I have these hallelujah moments when I ride into certain places of grandeur. Borrego is one such place. I usually take Yaki pass. It's short but it's a nice set of twisties that dump you down into the Valley below. As I hit the valley floor, that familiar sight of magnificent mountains to your left behind Borrego, and the mountains to the north, well it takes my breath away every time. Maybe it's because I have great memories there. Maybe it's because Borrego is surrounded by Californias largest State Park Anza Borrego. It is grand and strangely this old Idaho/Colorado mountain boy desperately wants a crusty little broken down cabin out there with this view off his front porch. You could certainly do worse than spending winters in Borrego.
Friday is everyones Get-There day, and that evening we walked next door for margaritas and some dinnertime fun. Loved having just six of us as it allowed us all to really connect and talk over dinner!
Dusty and Cassie had been there all week filming with Mototrek for 2 new videos. They'd been baking in the sun for days and were thrilled to see cooler temps even if it did come with weather. Then to go sleep off some of those rice and beans.
Saturday morning came early, and per usual I peeked out the motel door to see if ol' Trigger was still in his stall. And of course, there he sat. Blinking occasionally and wondering when we were gonna fire up.
The gods took the time to point out where we should be eating breakfast.
As we dismounted and walked toward it, we saw the gods real message. "Grow Today"! And so we did.
We had a 1200, 1250 and a Mighty 1290 in the stables. Our Katoomer has a real nice set up, complete with Rekluse. And he came with strong credentials. The scratches silly, look at those battle scars!
The stickers are nice. And the scratches are nice. But combined they make strong medicine. He is not here to mess around. He's serious about going next level with the big Austrian.
All three students were there for Level 2 training which allowed us to all focus on the really really fun stuff.
With one eye on skill building, and other eye on the weather, we lucked out and once again benefited from the magic of that valley. Can't tell you how many times I've seen heavy storms sitting on top of the mountains above Borrego only to park there and not dare come across. The following pic doesn't show heavy rain inbound, but that's about where it usually splits and goes around. Saturday the wind kicked up to the 40's, carrying rain drops from the mountain tops. so we took a long lunch break back at the motel. Everyone brought their gps units in and we had a workshop going through whatever challenges folks were having. Then back out for some work in the sand.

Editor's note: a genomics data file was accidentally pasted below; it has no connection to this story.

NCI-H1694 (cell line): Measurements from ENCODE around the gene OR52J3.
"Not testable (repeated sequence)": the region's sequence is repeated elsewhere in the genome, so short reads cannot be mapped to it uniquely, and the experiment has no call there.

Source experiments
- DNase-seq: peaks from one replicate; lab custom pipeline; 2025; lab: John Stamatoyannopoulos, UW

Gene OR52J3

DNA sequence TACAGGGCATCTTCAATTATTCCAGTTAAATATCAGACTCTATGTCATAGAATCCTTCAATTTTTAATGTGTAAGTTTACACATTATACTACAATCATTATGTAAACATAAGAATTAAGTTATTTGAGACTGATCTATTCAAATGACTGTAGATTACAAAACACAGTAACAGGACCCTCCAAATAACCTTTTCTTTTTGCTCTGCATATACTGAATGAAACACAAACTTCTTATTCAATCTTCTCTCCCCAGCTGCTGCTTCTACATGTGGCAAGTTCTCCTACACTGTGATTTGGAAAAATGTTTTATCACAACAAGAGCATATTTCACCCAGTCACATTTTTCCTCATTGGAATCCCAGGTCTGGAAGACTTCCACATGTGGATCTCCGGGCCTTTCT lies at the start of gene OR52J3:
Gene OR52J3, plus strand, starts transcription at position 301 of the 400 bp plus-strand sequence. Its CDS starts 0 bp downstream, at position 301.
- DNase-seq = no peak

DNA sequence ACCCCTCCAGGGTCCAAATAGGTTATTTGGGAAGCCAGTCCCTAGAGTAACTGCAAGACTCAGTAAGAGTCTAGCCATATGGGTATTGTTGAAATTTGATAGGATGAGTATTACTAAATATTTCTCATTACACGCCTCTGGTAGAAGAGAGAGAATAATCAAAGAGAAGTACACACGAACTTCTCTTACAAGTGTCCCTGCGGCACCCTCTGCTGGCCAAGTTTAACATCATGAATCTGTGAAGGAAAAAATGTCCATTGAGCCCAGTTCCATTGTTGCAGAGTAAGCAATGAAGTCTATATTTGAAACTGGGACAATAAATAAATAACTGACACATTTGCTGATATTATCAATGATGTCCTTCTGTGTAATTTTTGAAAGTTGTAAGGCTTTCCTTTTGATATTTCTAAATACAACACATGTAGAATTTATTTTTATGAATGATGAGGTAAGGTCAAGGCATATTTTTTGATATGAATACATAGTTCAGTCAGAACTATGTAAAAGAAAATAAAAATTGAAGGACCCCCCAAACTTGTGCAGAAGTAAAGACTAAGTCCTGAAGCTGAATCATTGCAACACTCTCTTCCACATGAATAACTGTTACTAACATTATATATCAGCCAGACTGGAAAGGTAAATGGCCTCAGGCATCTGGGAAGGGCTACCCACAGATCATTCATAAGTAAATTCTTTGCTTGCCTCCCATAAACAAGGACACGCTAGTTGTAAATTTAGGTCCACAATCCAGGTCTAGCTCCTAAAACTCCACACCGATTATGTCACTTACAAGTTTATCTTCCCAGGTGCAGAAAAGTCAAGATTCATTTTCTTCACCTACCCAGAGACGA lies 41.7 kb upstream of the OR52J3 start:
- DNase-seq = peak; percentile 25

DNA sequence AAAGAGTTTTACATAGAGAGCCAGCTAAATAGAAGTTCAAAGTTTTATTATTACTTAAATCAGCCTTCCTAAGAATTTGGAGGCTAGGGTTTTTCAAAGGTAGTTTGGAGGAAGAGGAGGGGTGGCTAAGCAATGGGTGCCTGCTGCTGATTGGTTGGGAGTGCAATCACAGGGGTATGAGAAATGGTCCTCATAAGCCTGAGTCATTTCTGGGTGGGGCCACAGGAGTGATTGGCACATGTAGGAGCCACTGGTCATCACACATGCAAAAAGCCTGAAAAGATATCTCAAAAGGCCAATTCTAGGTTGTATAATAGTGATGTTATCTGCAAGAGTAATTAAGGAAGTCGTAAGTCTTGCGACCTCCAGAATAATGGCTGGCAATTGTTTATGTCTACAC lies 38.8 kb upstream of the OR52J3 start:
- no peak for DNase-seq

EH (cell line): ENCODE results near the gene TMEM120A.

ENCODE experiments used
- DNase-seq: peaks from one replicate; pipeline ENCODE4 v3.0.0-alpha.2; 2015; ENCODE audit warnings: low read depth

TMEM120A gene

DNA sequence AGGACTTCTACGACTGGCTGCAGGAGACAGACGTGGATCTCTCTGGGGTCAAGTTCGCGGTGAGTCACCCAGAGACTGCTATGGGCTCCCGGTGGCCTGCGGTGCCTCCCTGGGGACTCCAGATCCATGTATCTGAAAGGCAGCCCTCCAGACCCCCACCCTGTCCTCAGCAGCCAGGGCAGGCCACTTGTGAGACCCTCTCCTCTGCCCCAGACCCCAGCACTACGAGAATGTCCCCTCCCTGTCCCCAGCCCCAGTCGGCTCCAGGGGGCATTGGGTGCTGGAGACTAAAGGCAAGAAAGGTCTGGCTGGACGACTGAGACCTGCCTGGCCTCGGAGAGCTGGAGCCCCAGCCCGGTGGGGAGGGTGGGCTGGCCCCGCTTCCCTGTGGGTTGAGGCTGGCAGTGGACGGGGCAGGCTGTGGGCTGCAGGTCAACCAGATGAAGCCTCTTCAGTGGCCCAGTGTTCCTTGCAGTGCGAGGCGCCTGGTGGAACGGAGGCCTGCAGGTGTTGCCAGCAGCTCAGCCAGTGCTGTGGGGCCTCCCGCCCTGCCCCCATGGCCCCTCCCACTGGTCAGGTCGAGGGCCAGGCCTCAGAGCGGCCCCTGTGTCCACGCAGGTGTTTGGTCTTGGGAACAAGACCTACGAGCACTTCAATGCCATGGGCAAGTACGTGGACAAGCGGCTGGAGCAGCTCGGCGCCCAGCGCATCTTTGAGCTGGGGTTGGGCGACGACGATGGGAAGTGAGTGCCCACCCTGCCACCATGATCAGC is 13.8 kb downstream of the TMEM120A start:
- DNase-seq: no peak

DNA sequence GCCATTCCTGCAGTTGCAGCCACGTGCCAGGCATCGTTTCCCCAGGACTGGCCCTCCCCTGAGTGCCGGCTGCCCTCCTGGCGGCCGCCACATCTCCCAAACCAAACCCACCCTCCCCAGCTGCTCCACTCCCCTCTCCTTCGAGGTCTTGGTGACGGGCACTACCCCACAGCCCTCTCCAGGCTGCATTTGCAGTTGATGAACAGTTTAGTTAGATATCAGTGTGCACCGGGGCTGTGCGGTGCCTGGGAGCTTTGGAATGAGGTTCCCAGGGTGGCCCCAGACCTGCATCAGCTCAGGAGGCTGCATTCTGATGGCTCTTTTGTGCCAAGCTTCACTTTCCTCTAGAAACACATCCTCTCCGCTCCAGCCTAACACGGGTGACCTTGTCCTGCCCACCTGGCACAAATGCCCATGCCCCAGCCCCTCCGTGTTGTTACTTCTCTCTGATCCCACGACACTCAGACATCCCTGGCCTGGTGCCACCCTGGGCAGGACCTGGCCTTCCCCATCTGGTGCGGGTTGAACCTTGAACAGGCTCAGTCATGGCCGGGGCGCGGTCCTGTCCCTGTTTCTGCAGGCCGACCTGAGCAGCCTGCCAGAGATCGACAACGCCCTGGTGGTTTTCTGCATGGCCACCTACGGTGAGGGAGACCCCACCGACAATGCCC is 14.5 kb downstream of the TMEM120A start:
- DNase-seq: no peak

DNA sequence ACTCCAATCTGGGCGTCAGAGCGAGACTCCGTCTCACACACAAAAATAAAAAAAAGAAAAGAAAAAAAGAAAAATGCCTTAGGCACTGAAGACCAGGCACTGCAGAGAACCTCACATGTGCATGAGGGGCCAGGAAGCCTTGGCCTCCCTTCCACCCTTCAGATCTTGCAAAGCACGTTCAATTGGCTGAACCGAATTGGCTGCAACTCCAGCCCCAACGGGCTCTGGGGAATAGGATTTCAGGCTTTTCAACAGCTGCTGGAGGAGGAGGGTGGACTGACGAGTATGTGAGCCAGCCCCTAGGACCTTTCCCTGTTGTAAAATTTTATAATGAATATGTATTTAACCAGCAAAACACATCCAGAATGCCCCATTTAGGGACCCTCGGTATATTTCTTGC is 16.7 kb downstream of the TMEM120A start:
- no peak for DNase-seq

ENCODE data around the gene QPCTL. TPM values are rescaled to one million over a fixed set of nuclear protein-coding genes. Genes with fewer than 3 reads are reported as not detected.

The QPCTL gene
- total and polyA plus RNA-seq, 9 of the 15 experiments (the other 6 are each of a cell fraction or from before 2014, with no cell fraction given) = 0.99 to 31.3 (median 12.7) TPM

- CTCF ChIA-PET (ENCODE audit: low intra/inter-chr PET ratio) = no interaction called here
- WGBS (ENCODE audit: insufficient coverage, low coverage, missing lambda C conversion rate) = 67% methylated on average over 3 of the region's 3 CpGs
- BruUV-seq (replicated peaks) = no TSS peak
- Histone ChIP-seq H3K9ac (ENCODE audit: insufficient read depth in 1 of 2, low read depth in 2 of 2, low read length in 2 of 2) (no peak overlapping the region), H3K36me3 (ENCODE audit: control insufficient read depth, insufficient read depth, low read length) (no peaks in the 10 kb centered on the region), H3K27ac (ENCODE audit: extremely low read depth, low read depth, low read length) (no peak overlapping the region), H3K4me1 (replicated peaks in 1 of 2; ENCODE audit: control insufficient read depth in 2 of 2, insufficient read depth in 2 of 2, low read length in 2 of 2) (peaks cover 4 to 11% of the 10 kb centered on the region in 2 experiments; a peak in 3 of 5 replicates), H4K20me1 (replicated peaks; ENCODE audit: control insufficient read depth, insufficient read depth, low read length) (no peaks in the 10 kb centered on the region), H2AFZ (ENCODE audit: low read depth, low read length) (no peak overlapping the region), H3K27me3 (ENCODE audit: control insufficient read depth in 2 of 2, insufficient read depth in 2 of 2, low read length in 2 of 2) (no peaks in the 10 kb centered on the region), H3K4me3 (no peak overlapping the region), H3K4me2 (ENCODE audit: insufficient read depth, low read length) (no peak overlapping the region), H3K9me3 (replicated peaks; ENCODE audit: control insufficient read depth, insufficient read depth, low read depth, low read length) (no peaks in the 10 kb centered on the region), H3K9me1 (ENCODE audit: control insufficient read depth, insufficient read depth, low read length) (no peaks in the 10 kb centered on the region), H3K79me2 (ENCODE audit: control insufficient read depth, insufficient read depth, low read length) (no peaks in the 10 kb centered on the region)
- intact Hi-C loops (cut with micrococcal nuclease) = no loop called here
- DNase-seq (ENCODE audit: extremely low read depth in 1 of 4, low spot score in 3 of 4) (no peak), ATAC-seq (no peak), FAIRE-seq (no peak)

Ol' Trigger spends a lot of time just sitting and waiting while I'm helping others.
But he always get's his turn roosting, lofting and sliding. And once and a while he even bucks me off and we have a good laugh.
Pro tip: When Dusty is teaching and a rainbow comes out of his mouth . . . . might want to remember what he just said.
Hill work is always fun regardless of the direction.
We warned Ryan of the Death Sand off the back side of the hills, but I guess he had to see for himself. And of course the others happily followed him.
Sometimes it just gets so soft and deep that all forward motion stops and any motion is straight down. But even that's great because they get to teamwork a solution out. This particular spot was rated a Level 3... because it takes 3 people to get it out. We were glad it was a cool 60* and not 110* out.
Sunday late afternoon I put the boxes back on and headed home. Montezuma was completely hidden in rain clouds so I took the usual route. Yaqui pass took me just around the edge of the downpour, but it didn't matter because as soon as I hit 78 all powers of hell unleashed. High winds driving sheets of rain across the road. The few cars encountered were crawling down the road, some with flashers on. With each foot of elevation gain the temps dropped dropped dropped. The face shield was trying to completely shut me in, to shut me off from anything beyond the steamed lens. Open it to the first indent? get a facial attack of stinging rain drops. Close it down and instantly 50% blind going to 100% quickly. Makes a guy wish he'd have put the OEM windscreen on for the weekend. I was dreading my favorite road not to far ahead.
I was gortexed head to toe . . . except for gloves. I had forgotten to pack real gloves. My KLIM baja gloves are just peachy for 100* days of desert riding. Of course the grips were set to warp 9 but it didn't matter. Elevation on my gps screen increased and the temps dropped. 46. . . 44 . . . 42. . . .39 . . . still gaining elevation dammit. At 4,235' above sea level (Julian) and 36 rain and wind driven degree's I knew there was no way I would take the usual route over Mt. Laguna to the 8. The Laguna mountain lodge is at 6,000' and it didn't seem possible to NOT hit driving snow and sub freezing temps. Grant it, I was warm enough, but those damn gloves! Couldn't hardly feel the grips. So down to the Chairs (Santa Ysabel) for a pitstop at the outhouses and a quick lens wipe. Fortunately the weather eased as I went through Ramona and elevation dropped. By the time I hit La Mesa the sun was shining and it was close to 60*.
Barb could see me coming on her iPhone so when I pulled in the driveway there she was with a nice pour of Pendleton in her outstretched hand. Charlie the Loan dog was dancing in circles at the sound of dads bike. Kickstand down, key off and Led Zeppelin faded to black as I powered off the Cardo. I left a trail of riding gear from the garage to the back yard and then whiskey in hand, jumped in the hot tub. Led Zeppelin resumed right where I'd left him while Charlie jumps up on his perch and the wife jumps into the co-pilots seat.
With a toast to friends, adventures and each other I ask . . . "tell me about your weekend Honey!"